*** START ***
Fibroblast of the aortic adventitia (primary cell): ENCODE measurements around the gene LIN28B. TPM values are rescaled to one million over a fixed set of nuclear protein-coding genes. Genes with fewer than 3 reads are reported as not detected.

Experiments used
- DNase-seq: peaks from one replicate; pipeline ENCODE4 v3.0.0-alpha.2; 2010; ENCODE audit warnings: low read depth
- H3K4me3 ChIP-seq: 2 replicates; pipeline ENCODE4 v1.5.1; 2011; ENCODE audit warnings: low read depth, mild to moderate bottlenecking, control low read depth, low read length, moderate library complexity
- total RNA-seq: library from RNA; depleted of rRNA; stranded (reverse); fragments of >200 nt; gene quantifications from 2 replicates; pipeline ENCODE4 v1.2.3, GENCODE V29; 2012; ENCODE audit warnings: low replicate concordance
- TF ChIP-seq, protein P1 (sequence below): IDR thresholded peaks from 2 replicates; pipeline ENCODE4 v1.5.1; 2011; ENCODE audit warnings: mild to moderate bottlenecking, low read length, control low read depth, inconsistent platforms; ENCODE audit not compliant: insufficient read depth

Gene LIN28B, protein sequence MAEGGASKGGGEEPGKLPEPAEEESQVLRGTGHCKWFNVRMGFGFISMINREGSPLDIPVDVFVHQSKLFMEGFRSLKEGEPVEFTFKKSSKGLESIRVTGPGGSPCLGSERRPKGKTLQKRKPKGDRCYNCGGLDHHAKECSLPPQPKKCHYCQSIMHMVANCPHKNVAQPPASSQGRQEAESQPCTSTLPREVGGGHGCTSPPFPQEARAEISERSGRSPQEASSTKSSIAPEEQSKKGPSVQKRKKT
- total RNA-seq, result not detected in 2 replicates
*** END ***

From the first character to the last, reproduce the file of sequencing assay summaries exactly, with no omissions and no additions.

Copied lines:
Fibroblast of the aortic adventitia (primary cell): ENCODE measurements around the gene LIN28B. TPM values are rescaled to one million over a fixed set of nuclear protein-coding genes. Genes with fewer than 3 reads are reported as not detected.

Experiments used
- DNase-seq: peaks from one replicate; pipeline ENCODE4 v3.0.0-alpha.2; 2010; ENCODE audit warnings: low read depth
- H3K4me3 ChIP-seq: 2 replicates; pipeline ENCODE4 v1.5.1; 2011; ENCODE audit warnings: low read depth, mild to moderate bottlenecking, control low read depth, low read length, moderate library complexity
- total RNA-seq: library from RNA; depleted of rRNA; stranded (reverse); fragments of >200 nt; gene quantifications from 2 replicates; pipeline ENCODE4 v1.2.3, GENCODE V29; 2012; ENCODE audit warnings: low replicate concordance
- TF ChIP-seq, protein P1 (sequence below): IDR thresholded peaks from 2 replicates; pipeline ENCODE4 v1.5.1; 2011; ENCODE audit warnings: mild to moderate bottlenecking, low read length, control low read depth, inconsistent platforms; ENCODE audit not compliant: insufficient read depth

Gene LIN28B, protein sequence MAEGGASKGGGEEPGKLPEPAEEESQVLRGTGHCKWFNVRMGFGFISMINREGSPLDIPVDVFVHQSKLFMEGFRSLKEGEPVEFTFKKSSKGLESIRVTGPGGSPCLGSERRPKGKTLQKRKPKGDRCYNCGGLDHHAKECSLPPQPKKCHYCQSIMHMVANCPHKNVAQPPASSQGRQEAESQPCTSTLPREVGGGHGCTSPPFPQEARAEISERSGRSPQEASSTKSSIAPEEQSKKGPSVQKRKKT
- total RNA-seq, result not detected in 2 replicates